- The Washington Times - Saturday, December 20, 2008

The middle of December is usually a time of urgency in the Maryland athletic department, a stretch to mobilize fans to the football team’s bowl destination and upholding a reputation established this decade as a school that travels well.

Yet as the Terrapins (7-5) prepare for a Dec. 30 meeting with Nevada (7-5) in the Humanitarian Bowl in Boise, Idaho, school officials admitted this week ticket sales are “in the mid-hundreds.”

Thanks to an array of factors, it’s a surprise to no one and a major concern to just as few.

Between the long distance, an economic recession and the Terps’ two-game skid to finish the season, there are no serious worries about the small number of Maryland fans traveling west later this month.

“I think when we accepted the invitation to go to Boise, both Maryland and the bowl had modest expectations about how many fans would be able to travel out to Boise for this game,” said Brian Ullmann, Maryland’s senior associate athletic director for external operations.

Maryland also wouldn’t be the first ACC school to bring a small contingent. Kevin McDonald, the Humanitarian Bowl’s executive director, said Clemson’s 3,500 tickets sold in 2001 was the largest from a league member.

This is the seventh time in eight years an ACC team will play in Boise, and numbers are typically modest. McDonald said Boston College brought about 1,500 fans in 2005, while Miami and Georgia Tech didn’t surpass 500 fans in either of the last two years.

But it doesn’t matter much from the bowl’s perspective since the game is designed more as a community event than an opportunity to lure tourists during a slow week, like many warm-weather bowls. McDonald said the bowl is “right on pace” to match last year’s attendance of 27,062 for Fresno State’s 40-28 defeat of Georgia Tech.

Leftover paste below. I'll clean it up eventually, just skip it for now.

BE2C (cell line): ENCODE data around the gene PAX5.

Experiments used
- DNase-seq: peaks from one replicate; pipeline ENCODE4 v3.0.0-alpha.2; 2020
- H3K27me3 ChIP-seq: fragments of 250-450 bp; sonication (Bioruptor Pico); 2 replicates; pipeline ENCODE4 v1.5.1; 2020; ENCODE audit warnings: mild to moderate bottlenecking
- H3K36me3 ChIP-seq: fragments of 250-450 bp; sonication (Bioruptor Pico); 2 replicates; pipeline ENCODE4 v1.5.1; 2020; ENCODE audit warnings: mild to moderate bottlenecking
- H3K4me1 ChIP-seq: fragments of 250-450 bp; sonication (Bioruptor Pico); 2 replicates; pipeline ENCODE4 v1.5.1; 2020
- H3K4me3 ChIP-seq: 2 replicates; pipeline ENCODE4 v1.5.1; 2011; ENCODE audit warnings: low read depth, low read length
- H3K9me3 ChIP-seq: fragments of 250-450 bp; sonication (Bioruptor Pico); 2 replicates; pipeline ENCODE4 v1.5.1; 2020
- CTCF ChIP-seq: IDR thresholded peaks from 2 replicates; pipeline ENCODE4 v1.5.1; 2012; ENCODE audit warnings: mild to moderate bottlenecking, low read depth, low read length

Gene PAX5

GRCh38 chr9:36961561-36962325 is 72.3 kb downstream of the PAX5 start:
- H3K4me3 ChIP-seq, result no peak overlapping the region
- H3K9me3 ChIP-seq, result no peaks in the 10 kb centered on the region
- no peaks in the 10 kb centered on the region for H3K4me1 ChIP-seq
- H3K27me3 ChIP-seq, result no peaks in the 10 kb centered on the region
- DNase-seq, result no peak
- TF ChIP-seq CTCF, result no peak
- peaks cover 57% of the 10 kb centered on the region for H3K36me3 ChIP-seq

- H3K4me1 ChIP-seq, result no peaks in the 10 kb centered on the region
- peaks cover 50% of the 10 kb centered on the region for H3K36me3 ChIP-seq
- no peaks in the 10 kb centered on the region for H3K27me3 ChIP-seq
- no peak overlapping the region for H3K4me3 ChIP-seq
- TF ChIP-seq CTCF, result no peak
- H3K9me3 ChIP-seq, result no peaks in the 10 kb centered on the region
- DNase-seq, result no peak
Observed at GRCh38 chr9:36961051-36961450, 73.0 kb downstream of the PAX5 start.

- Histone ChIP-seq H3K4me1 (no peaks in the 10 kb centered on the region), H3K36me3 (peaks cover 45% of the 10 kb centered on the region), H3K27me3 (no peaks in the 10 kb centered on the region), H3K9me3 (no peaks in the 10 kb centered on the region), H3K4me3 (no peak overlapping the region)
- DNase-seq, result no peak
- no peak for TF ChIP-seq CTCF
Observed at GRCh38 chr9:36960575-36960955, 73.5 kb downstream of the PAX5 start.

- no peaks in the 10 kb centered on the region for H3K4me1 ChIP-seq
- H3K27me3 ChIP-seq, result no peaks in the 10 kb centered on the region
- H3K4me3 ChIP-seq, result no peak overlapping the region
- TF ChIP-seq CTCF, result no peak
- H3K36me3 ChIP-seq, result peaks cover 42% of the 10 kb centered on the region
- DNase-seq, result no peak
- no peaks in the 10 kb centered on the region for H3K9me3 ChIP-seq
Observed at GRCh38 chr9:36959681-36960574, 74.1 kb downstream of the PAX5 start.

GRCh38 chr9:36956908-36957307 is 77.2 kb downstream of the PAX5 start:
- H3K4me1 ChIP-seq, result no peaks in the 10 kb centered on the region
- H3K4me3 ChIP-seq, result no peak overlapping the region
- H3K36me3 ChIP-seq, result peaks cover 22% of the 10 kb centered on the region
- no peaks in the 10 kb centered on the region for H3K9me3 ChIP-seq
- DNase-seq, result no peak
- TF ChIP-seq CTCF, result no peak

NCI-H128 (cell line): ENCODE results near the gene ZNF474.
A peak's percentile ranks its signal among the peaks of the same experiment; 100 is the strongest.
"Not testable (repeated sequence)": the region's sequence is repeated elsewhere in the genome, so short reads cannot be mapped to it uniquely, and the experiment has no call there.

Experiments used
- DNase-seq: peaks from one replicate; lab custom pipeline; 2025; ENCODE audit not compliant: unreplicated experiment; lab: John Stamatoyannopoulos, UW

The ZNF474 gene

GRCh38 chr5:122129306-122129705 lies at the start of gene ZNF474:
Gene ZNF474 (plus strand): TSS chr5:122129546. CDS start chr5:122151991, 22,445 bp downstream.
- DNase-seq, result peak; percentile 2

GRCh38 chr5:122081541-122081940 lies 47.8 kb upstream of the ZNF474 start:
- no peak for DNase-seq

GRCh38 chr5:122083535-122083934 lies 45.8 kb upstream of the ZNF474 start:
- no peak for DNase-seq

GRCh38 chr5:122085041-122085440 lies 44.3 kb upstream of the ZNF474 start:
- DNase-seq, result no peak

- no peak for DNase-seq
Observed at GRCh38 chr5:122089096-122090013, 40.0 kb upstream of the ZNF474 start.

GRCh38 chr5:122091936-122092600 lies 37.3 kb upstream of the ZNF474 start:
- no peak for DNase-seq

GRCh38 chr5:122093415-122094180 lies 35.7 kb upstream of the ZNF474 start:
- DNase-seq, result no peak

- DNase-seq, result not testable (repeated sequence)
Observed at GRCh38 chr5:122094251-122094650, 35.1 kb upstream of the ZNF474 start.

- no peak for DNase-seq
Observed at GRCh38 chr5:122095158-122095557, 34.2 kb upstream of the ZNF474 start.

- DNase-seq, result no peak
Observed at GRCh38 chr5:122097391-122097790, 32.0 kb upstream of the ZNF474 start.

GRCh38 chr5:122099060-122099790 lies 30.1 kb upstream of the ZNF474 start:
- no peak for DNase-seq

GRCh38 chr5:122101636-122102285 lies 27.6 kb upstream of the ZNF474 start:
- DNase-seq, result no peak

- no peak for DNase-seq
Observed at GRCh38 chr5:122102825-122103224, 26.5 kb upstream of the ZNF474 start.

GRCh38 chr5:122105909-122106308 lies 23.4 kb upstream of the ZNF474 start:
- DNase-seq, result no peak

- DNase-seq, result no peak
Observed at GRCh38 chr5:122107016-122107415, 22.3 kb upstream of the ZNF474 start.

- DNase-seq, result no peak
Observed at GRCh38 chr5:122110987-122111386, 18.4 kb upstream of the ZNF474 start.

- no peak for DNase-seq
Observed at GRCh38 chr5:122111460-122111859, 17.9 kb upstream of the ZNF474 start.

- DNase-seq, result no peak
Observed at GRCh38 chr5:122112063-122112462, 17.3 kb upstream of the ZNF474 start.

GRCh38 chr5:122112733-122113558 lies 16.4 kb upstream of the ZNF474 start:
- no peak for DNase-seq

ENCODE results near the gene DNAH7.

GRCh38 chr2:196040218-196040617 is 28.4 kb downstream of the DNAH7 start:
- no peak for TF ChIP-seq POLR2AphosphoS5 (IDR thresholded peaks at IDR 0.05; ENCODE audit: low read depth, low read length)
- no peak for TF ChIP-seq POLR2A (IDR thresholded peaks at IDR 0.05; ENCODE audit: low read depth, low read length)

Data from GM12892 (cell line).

“As far as ticket sales from any ACC school, it doesn’t make or break the bowl,” McDonald said. “It’s tough right now. I think it’s a lot to think you’re going to pull a big crowd from the East Coast to the West Coast.”

The desire to keep schools closer to home is the major reason the ACC decided to end its relationship with the Humanitarian Bowl when the league’s contract with the game expires after this season. But the Boise bowl does have benefits, notably the absence of a ticket requirement for its participants.

Mike Finn, the ACC’s associate commissioner for football media relations, said a complement of 3,000 tickets (at $50 each) is included in the $1.1 million in traveling expenses allocated to the league member sent to the Humanitarian Bowl.

The absence of the pressure to hawk tickets is usually a relief to athletic departments, especially considering the distance. Since the Humanitarian Bowl is pegged at the end of the ACC’s pecking order, it typically selects a six- or seven-win team. Maryland wound up in that category with losses to Florida State and Boston College to close the season.

The pronounced economic downturn makes the tepid sales even more predictable, and Ullmann believes the Terps’ record of traveling in strong numbers to past games - including last year’s Emerald Bowl in San Francisco - will not be tarnished with a smaller showing this month.

“I think regardless of the sales for this, it does nothing to take away from Maryland’s earned reputation as a good traveling team,” Ullmann said. “This is a year people are going to kind of throw out. Everybody recognizes this is a very lean year. We’re proud of the Terp fans that are going, and we’d want as many as possible, but we very well understand the financial reality of traveling to Boise over the holidays.”

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